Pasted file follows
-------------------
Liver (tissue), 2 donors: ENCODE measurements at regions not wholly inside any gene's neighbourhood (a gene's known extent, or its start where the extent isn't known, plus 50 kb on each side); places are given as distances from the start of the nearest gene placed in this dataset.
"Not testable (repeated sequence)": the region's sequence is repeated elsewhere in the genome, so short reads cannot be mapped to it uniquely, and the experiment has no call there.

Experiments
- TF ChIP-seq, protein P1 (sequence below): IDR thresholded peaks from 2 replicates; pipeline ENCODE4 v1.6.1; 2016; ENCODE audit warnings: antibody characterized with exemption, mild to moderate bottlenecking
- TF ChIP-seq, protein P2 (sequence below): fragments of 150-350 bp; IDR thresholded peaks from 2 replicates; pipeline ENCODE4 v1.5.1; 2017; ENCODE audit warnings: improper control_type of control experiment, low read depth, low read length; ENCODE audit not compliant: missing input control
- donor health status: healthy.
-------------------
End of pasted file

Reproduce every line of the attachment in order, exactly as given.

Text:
Liver (tissue), 2 donors: ENCODE measurements at regions not wholly inside any gene's neighbourhood (a gene's known extent, or its start where the extent isn't known, plus 50 kb on each side); places are given as distances from the start of the nearest gene placed in this dataset.
"Not testable (repeated sequence)": the region's sequence is repeated elsewhere in the genome, so short reads cannot be mapped to it uniquely, and the experiment has no call there.

Experiments
- TF ChIP-seq, protein P1 (sequence below): IDR thresholded peaks from 2 replicates; pipeline ENCODE4 v1.6.1; 2016; ENCODE audit warnings: antibody characterized with exemption, mild to moderate bottlenecking
- TF ChIP-seq, protein P2 (sequence below): fragments of 150-350 bp; IDR thresholded peaks from 2 replicates; pipeline ENCODE4 v1.5.1; 2017; ENCODE audit warnings: improper control_type of control experiment, low read depth, low read length; ENCODE audit not compliant: missing input control
- donor health status: healthy.